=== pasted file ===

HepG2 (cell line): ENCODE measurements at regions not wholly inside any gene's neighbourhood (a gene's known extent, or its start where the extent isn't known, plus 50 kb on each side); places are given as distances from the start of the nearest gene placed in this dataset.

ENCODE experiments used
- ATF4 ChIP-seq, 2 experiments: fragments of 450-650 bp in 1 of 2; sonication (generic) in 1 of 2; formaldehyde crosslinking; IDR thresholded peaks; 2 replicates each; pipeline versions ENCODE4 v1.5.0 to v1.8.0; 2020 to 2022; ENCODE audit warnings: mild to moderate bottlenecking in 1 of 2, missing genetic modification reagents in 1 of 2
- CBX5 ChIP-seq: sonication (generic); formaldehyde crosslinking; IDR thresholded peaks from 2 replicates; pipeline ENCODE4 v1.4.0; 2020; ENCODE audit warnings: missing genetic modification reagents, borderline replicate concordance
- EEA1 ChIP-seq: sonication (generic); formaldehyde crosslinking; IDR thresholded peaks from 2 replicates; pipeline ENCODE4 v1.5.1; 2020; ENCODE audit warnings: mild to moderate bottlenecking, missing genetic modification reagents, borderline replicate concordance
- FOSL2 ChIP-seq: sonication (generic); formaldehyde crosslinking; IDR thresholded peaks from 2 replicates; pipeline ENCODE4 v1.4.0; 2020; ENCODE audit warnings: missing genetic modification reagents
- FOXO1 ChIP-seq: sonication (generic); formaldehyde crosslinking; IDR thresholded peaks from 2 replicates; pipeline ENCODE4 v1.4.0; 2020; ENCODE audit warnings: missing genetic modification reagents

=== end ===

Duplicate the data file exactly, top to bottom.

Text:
HepG2 (cell line): ENCODE measurements at regions not wholly inside any gene's neighbourhood (a gene's known extent, or its start where the extent isn't known, plus 50 kb on each side); places are given as distances from the start of the nearest gene placed in this dataset.

ENCODE experiments used
- ATF4 ChIP-seq, 2 experiments: fragments of 450-650 bp in 1 of 2; sonication (generic) in 1 of 2; formaldehyde crosslinking; IDR thresholded peaks; 2 replicates each; pipeline versions ENCODE4 v1.5.0 to v1.8.0; 2020 to 2022; ENCODE audit warnings: mild to moderate bottlenecking in 1 of 2, missing genetic modification reagents in 1 of 2
- CBX5 ChIP-seq: sonication (generic); formaldehyde crosslinking; IDR thresholded peaks from 2 replicates; pipeline ENCODE4 v1.4.0; 2020; ENCODE audit warnings: missing genetic modification reagents, borderline replicate concordance
- EEA1 ChIP-seq: sonication (generic); formaldehyde crosslinking; IDR thresholded peaks from 2 replicates; pipeline ENCODE4 v1.5.1; 2020; ENCODE audit warnings: mild to moderate bottlenecking, missing genetic modification reagents, borderline replicate concordance
- FOSL2 ChIP-seq: sonication (generic); formaldehyde crosslinking; IDR thresholded peaks from 2 replicates; pipeline ENCODE4 v1.4.0; 2020; ENCODE audit warnings: missing genetic modification reagents
- FOXO1 ChIP-seq: sonication (generic); formaldehyde crosslinking; IDR thresholded peaks from 2 replicates; pipeline ENCODE4 v1.4.0; 2020; ENCODE audit warnings: missing genetic modification reagents